Vector-borne Disease Risk Assessment in Times of Climate Change: The Ecology of Vectors and Pathogens
Stephanie Thomas (03/2009-10/2014)
Support: Carl Beierkuhnlein, Konrad Dettner
Evidence suggests that European climate change in the 21st century will support a spread of disease vectors and vector-borne diseases. Ectothermic arthropods make up the largest group of vectors. They cannot self-regulate their body temperatures and are therefore considered to be very sensitive to changing climatic conditions. The duration of pathogen development inside the vector is also directly linked to the ambient temperature. This thesis addresses a multidisciplinary approach to improve risk assessment for vector species establishment and pathogen emergence based on ecological knowledge. The objective is to elucidate possible new hotspots of disease transmission.
In the first part of the thesis (articles 1 to 3), climatic factors for disease vectors are identified via literature analysis, statistical procedures in species distribution models, and vector life history trade experiments. Of particular interest here, is the mosquito Aedes albopictus is an invasive disease vector which originates in the tropics and subtropics, it is a competent vector of pathogens such as dengue and chikungunya, among others. By means of correlative species distribution models, suitable European regions are identified. The comparison of published results for various Aedes albopictus risk models, including the aforementioned, shows that beside the regions for which there are a consensus risk levels, there is a great deal of uncertainty in other regions about the future development. These uncertainties in risk model projections indicate that existing knowledge of mosquito ecology needs to be expanded and deepened, in particular with regard to the temperate European situation. The second step was therefore, the integration of detailed ecological knowledge on thresholds during vector life history to improve the correlative risk models. Here, of special interest is the ability of Aedes albopictus to survive winter conditions in Europe, as in its native range no frost temperatures occur. Here, the low-temperature threshold for egg survival was experimentally tested for post-diapause and non-diapause European eggs of Aedes albopictus and non-diapausing eggs of Aedes aegypti. Hatching success after the cold treatment was significantly increased in European eggs which have undergone a diapause compared to non-diapausing European eggs. The experiments help to detect potential regions capable of overwintering populations. Thresholds for survival can be derived by simulating extremes, which then can be related to climate change scenarios.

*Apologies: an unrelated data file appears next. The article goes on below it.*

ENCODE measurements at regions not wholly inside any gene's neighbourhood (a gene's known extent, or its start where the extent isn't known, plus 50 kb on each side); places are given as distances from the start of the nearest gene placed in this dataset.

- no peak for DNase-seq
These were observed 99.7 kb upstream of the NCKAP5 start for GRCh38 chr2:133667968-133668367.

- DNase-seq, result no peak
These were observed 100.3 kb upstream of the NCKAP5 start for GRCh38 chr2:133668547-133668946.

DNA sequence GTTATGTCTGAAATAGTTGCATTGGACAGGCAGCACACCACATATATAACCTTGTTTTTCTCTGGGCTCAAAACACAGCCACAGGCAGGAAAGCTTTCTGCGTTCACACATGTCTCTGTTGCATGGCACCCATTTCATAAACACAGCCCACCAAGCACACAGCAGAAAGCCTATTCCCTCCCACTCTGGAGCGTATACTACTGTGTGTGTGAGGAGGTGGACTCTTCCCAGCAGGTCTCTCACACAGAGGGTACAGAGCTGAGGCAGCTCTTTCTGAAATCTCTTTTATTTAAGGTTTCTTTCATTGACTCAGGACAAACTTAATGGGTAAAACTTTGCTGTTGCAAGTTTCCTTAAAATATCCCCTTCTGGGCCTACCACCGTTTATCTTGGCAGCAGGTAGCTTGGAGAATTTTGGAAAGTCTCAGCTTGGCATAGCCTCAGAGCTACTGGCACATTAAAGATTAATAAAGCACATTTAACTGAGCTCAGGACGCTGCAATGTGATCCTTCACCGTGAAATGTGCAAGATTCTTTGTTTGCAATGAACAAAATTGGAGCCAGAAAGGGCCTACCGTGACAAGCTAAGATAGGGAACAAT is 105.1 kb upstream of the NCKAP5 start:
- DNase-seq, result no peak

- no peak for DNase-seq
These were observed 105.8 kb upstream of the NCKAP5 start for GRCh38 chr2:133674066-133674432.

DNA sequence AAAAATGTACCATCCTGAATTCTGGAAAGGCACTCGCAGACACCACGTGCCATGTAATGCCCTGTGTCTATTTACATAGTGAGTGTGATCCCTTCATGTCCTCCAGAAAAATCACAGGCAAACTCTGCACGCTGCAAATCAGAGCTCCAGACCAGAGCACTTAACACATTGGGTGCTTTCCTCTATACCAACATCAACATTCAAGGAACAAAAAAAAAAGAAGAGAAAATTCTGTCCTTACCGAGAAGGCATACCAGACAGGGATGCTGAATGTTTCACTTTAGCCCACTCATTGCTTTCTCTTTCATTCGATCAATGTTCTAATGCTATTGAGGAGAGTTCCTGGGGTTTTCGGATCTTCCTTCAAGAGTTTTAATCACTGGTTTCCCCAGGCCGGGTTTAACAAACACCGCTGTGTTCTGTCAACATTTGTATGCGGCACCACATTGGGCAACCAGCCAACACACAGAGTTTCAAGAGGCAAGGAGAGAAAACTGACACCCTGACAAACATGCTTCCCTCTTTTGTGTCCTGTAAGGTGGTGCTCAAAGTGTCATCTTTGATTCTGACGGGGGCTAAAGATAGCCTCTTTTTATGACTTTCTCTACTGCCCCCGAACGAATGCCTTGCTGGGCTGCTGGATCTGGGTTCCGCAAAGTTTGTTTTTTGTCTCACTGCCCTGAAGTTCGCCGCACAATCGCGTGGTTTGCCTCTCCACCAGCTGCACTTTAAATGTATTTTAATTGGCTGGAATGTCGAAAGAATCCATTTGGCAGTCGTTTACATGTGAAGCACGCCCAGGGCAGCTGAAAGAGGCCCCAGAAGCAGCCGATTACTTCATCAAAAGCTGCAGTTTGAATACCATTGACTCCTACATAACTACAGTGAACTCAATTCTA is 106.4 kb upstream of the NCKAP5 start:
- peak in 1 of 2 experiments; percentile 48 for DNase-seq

In the second part of the thesis (articles 4 to 6), climatic factors for pathogens are identified. Using the example of dengue, the temperature requirement for pathogen amplification is determined via statistical analysis of extrinsic incubation period experiments found in literature. The extrinsic incubation period is the time at a defined temperature needed to render the vector infective after a contaminated blood meal. Out of all described dengue extrinsic incubation period experiments a continuous temperature-time profile is provided which allows, via highly resolved spatio-temporal climate change projections, a detailed characterization of potential regions at risk in Europe. A second approach, demonstrated with the example of chikungunya is the analysis of temperature requirement for disease transmission during an outbreak. Once these climatic factors are identified, climate-derived risk maps are generated by combining vector and pathogen requirements. As a general tendency for Europe, it can be expected that the risk of Aedes albopictus establishment and vector-borne virus transmission will increase, especially for the latter decades of the 21st century. Concerning the evolving climatic suitability for Aedes albopictus, it can be inferred that Western Europe will provide especially favourable climatic conditions within the next decades. Furthermore, climatic suitability can be expected to increase in Central Europe and the southernmost parts of the United Kingdom. Climatic conditions will continue to be suitable in Southern France, as well as most parts of Italy and Mediterranean coastal regions in South-eastern Europe. Differences in results for scenarios become obvious, regarding the temporal scale in this century, but the spatial patterns remain the same. The climatic risk of chikungunya transmission will increase in Europe by the end of the century along the western coast of the Mediterranean Balkan States and Greece as well as in the Pannonian Basin and the Black Sea coast of Turkey. A persisting high suitability for Chikungunya transmission throughout the 21st century is projected for Northern Italy.
Finally, emerging tools and concepts are elucidated (article 7) by the means of specific examples in order to identify new multidisciplinary approaches in vector-borne disease risk assessment. However, this is difficult to achieve as scientists are part of specialised and mostly discrete scientific networks, it is necessary that results from other disciplines are understood and considered. To give a first impression of the current scientific cooperation, discipline specific citation behaviour for research on vector-borne diseases with respect to climate change is evaluated.
This thesis offers an ecologically focused evaluation of the spatially and temporally changing risk patterns of invasive vector establishment and emerging disease exposure for Europe during the 21st century. Disease surveillance and vector control measures can now be implemented effectively at locations and times to mitigate possible transmission.